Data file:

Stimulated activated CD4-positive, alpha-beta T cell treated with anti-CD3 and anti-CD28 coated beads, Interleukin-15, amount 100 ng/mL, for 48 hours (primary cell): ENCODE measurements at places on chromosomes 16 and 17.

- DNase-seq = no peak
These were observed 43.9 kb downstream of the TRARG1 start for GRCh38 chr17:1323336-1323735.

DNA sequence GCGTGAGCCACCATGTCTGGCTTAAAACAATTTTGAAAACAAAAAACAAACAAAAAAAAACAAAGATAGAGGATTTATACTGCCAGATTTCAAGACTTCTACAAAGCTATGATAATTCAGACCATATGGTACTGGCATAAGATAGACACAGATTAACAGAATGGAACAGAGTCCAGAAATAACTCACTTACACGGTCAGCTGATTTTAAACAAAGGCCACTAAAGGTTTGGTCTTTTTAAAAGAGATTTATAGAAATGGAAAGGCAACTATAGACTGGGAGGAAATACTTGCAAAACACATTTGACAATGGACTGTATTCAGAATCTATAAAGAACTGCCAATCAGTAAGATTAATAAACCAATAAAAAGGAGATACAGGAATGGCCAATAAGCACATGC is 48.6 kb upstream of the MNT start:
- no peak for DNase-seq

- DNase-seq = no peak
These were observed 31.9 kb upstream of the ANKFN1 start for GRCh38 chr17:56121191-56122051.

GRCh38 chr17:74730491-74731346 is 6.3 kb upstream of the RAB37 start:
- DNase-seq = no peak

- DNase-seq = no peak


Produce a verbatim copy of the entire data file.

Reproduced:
Stimulated activated CD4-positive, alpha-beta T cell treated with anti-CD3 and anti-CD28 coated beads, Interleukin-15, amount 100 ng/mL, for 48 hours (primary cell): ENCODE measurements at places on chromosomes 16 and 17.

- DNase-seq = no peak
These were observed 43.9 kb downstream of the TRARG1 start for GRCh38 chr17:1323336-1323735.

DNA sequence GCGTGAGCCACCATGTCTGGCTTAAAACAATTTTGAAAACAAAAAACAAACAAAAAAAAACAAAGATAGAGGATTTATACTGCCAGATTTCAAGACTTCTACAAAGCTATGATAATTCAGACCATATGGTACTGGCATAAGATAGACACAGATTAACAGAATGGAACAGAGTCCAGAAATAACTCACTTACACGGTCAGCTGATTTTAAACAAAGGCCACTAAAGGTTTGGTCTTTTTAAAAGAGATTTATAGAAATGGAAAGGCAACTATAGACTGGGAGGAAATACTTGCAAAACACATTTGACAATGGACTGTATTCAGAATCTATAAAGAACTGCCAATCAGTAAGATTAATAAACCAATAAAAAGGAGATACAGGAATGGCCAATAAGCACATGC is 48.6 kb upstream of the MNT start:
- no peak for DNase-seq

- DNase-seq = no peak
These were observed 31.9 kb upstream of the ANKFN1 start for GRCh38 chr17:56121191-56122051.

GRCh38 chr17:74730491-74731346 is 6.3 kb upstream of the RAB37 start:
- DNase-seq = no peak

- DNase-seq = no peak